now you can slowly and carefully pull out the lens unit. It is advisable to remove the protective transport sticker from the lens beforehand. then the lens unit pulls out more easily.
The IR ring is only fixed with 3 short screws, there is no screw in the top right. Then please pull the IR ring straight up and out.
below you can see a protruding LED, that is the status LED. These can be coated with Edding or latex paint. Otherwise you can put a thin, opaque film on the inside, where the LED is plugged into the housing. not too big, otherwise you will cover the IR LEDS. Then carefully put the IR ring back on so that the film presses into the opening.
and now everything is reassembled the other way around.
So you can first suppress the flashing and permanent lighting of the status LED.
This is just a little how to do you do this conversion at your own risk. I do not take any guarantees or responsibility for it.
You can lose any warranty claims.
The pictures are all in the dropbox, as you cannot upload all of them here. please sort them by name, then it is chronological.
To follow up on my original post, and hoping others might follow suit... Here is what my installation process looked like.
The box that I used from Home Depot, linked in my original post.
I shaved off the external tabs and then painted them to more closely match the brickwork they were going to be mounted to.
Close up of the box. (I removed the gasket prior to painting)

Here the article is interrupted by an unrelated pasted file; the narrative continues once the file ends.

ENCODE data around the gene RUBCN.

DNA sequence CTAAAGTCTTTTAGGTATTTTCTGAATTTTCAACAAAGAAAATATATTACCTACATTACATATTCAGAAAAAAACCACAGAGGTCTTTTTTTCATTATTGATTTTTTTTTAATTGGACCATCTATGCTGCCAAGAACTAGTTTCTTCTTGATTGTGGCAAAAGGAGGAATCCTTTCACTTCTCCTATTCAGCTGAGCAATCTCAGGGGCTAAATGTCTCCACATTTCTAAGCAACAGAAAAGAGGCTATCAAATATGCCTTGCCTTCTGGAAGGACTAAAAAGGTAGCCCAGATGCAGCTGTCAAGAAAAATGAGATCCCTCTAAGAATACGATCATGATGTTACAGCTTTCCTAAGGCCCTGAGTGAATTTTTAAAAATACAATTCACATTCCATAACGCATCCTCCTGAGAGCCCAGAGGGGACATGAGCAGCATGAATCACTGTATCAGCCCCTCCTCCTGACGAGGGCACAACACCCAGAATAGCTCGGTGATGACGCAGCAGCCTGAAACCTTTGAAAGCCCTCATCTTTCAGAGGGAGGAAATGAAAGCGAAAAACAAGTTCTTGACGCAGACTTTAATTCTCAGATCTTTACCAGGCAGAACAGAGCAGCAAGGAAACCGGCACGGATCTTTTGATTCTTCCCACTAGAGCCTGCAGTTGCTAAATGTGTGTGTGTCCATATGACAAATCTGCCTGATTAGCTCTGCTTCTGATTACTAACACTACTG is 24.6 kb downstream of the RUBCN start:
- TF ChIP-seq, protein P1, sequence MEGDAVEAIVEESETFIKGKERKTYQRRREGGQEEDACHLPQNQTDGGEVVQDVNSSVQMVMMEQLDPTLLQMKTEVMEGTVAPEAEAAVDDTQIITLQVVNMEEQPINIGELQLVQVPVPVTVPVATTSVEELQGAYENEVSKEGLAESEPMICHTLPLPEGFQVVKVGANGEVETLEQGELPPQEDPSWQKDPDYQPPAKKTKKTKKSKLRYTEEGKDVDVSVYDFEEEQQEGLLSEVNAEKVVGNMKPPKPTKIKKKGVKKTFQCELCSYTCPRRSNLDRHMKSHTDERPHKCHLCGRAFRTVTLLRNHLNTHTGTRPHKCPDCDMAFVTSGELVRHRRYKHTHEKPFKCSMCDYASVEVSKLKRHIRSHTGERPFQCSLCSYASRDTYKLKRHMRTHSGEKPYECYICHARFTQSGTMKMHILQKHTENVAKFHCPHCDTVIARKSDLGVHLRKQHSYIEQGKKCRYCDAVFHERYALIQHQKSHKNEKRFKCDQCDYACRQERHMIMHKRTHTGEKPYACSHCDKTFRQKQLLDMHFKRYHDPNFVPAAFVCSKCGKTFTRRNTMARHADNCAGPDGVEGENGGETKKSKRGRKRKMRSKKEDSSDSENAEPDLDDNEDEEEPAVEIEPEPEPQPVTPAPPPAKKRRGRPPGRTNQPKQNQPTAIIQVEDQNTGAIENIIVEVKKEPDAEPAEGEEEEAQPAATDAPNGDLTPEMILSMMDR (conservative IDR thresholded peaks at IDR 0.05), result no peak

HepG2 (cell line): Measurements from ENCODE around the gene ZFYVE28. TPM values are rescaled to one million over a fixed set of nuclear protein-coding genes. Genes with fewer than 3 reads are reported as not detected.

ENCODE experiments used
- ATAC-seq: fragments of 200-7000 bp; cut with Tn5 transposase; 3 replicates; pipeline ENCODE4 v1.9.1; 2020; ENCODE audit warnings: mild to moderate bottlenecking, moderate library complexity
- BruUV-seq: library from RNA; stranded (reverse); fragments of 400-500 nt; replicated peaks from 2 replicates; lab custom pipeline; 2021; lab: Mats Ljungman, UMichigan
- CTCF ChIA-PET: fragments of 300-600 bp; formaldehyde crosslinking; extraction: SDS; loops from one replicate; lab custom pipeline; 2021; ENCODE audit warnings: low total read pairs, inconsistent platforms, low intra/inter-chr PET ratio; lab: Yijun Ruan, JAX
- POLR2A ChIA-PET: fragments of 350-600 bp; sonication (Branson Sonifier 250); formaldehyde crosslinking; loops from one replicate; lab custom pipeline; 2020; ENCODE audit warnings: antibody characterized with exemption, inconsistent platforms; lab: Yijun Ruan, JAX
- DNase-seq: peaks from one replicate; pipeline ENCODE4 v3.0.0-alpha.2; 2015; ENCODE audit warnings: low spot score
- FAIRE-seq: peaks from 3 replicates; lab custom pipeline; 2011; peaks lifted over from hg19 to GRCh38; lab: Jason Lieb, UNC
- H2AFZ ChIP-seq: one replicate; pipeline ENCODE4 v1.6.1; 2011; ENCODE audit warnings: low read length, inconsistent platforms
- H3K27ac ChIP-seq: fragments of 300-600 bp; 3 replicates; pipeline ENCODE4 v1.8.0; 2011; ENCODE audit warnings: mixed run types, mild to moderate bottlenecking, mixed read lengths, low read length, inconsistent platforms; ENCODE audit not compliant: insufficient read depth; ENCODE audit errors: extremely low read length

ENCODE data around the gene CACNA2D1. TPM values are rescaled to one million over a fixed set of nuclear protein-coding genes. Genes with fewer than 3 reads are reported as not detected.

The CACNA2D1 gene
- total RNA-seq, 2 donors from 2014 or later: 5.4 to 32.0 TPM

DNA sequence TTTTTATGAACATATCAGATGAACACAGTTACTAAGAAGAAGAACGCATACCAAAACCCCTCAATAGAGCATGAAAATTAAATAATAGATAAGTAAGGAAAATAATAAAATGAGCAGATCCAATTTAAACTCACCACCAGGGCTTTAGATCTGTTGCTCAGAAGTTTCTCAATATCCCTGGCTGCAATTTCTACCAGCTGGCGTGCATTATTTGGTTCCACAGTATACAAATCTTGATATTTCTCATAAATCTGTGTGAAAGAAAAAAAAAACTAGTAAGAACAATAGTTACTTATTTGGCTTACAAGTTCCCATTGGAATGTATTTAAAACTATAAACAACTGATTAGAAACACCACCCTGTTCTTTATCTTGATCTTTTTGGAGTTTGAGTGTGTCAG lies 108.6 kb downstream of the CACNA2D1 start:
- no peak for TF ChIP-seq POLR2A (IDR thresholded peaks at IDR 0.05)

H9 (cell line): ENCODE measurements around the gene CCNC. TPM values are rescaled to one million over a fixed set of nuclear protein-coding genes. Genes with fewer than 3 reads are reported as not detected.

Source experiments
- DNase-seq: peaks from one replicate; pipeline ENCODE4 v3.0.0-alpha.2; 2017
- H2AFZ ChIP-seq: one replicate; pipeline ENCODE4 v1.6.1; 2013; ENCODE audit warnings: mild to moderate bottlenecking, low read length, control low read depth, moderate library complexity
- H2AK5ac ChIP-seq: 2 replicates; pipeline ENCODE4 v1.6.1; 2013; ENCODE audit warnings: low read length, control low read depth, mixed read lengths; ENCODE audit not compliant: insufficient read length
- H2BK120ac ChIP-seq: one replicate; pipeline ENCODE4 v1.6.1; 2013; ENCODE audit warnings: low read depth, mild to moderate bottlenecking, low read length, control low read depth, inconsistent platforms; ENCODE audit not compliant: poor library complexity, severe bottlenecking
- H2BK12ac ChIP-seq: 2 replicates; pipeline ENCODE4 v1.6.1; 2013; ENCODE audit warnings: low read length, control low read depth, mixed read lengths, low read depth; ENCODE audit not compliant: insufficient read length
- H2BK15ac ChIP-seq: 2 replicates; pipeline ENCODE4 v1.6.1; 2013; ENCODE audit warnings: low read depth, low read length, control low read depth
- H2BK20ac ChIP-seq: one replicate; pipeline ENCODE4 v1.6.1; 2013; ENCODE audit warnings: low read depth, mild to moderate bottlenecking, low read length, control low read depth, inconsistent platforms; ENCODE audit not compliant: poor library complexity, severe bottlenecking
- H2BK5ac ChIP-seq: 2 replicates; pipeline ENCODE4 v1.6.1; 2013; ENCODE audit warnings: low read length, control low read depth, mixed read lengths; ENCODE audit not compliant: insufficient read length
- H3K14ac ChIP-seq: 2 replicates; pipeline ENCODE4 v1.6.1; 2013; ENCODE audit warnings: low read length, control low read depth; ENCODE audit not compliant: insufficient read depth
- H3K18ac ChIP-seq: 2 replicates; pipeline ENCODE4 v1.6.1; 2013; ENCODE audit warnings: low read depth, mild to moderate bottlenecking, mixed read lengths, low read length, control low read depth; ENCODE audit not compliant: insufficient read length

I had to use different screws than what were supplied. The cameras come with small screws and plastic anchors that look like they're meant for drywall, and not really outdoor applications. I used what were essentially self-tapping metal screws.
I wrapped the back of the screws to prevent the cables from getting pierced and to act ever-so-slightly as a retainer.
I then mounted the boxes up on the house. I initially planned on using Tapcon screws, but ended up using big steel screws. They actually worked better in the pilot holes in the brick. (Previous to mounting the boxes, I drilled a hole in the top channel area to feed the ethernet cable.
It got a wee bit tricky at this point. I had to drill my hole to the inside of the garage and run the open ethernet cable through the hole, and then into the hole in the box. Only then could I crimp the RJ45 connector on to the cable. This was the slightly harder way of doing it because I didn't want to drill a hold large enough for the RJ45 cable to passthrough. My intent is to keep the box as weathertight as possible. Smaller hole; smaller area to seal. (I didn't get any pictures of this step.) Once that was done, I had to connect the entire cap/camera assembly, and then wind up those cables so I could screw the cap on. This was also kinda tricky to keep the gasket in place and not pinch the bundle of wires that wanted to push out from the inside. I plan on going back and spray painting the cable at some point. (Of course, masking off the wall behind it, and the front of the camera...just in case!)
Lastly, is the POE switch that I mounted in the top corner of my garage. There's very little extra wiring between it and the cameras. The switch then feeds back down to a hole going into my basement where it plugs into the primary router.